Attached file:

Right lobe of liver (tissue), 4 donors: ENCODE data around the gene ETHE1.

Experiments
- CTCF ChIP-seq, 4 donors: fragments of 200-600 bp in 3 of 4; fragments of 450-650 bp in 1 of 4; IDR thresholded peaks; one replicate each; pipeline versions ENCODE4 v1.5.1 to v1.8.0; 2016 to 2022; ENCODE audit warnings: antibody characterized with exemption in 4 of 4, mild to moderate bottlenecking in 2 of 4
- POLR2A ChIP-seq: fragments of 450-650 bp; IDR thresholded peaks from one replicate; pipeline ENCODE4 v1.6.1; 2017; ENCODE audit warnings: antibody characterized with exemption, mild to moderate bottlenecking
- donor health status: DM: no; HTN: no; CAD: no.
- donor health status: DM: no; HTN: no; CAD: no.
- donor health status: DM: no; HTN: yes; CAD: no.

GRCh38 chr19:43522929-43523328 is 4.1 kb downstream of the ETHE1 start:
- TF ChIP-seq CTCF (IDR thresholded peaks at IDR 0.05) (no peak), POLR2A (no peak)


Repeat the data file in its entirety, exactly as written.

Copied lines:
Right lobe of liver (tissue), 4 donors: ENCODE data around the gene ETHE1.

Experiments
- CTCF ChIP-seq, 4 donors: fragments of 200-600 bp in 3 of 4; fragments of 450-650 bp in 1 of 4; IDR thresholded peaks; one replicate each; pipeline versions ENCODE4 v1.5.1 to v1.8.0; 2016 to 2022; ENCODE audit warnings: antibody characterized with exemption in 4 of 4, mild to moderate bottlenecking in 2 of 4
- POLR2A ChIP-seq: fragments of 450-650 bp; IDR thresholded peaks from one replicate; pipeline ENCODE4 v1.6.1; 2017; ENCODE audit warnings: antibody characterized with exemption, mild to moderate bottlenecking
- donor health status: DM: no; HTN: no; CAD: no.
- donor health status: DM: no; HTN: no; CAD: no.
- donor health status: DM: no; HTN: yes; CAD: no.

GRCh38 chr19:43522929-43523328 is 4.1 kb downstream of the ETHE1 start:
- TF ChIP-seq CTCF (IDR thresholded peaks at IDR 0.05) (no peak), POLR2A (no peak)